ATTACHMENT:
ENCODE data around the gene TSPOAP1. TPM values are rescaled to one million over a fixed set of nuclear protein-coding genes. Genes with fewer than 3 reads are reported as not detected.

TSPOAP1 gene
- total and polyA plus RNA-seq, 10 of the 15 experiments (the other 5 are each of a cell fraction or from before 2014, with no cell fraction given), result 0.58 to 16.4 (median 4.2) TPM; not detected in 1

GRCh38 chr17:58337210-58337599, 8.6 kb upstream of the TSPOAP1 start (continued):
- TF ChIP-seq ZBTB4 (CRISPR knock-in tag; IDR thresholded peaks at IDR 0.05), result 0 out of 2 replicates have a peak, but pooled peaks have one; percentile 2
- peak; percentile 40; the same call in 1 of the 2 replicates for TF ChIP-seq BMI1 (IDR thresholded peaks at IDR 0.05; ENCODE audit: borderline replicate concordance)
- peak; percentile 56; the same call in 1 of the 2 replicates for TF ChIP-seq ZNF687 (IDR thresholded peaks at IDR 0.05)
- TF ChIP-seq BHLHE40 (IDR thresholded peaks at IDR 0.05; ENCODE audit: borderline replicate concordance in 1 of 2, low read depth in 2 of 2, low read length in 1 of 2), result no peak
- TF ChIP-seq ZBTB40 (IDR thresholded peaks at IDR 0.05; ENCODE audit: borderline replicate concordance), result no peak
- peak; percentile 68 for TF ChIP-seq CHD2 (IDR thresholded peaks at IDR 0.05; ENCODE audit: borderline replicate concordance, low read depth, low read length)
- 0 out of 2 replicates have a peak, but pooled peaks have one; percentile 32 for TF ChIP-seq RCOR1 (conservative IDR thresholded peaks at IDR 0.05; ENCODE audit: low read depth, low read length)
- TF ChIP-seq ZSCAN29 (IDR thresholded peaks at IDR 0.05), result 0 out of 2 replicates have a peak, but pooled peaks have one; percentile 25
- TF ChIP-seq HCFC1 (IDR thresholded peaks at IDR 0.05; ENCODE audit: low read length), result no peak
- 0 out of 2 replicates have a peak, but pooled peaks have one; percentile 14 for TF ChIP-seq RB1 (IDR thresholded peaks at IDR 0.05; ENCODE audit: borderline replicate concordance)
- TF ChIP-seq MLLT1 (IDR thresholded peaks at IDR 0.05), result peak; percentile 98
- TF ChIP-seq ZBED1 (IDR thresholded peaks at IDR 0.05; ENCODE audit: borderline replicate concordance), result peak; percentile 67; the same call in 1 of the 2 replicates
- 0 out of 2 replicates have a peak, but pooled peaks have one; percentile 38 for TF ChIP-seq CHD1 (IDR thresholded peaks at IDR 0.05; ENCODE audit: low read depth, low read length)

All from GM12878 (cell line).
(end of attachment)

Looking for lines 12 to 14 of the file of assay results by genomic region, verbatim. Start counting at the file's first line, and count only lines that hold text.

- TF ChIP-seq ZSCAN29 (IDR thresholded peaks at IDR 0.05), result 0 out of 2 replicates have a peak, but pooled peaks have one; percentile 25
- TF ChIP-seq HCFC1 (IDR thresholded peaks at IDR 0.05; ENCODE audit: low read length), result no peak
- 0 out of 2 replicates have a peak, but pooled peaks have one; percentile 14 for TF ChIP-seq RB1 (IDR thresholded peaks at IDR 0.05; ENCODE audit: borderline replicate concordance)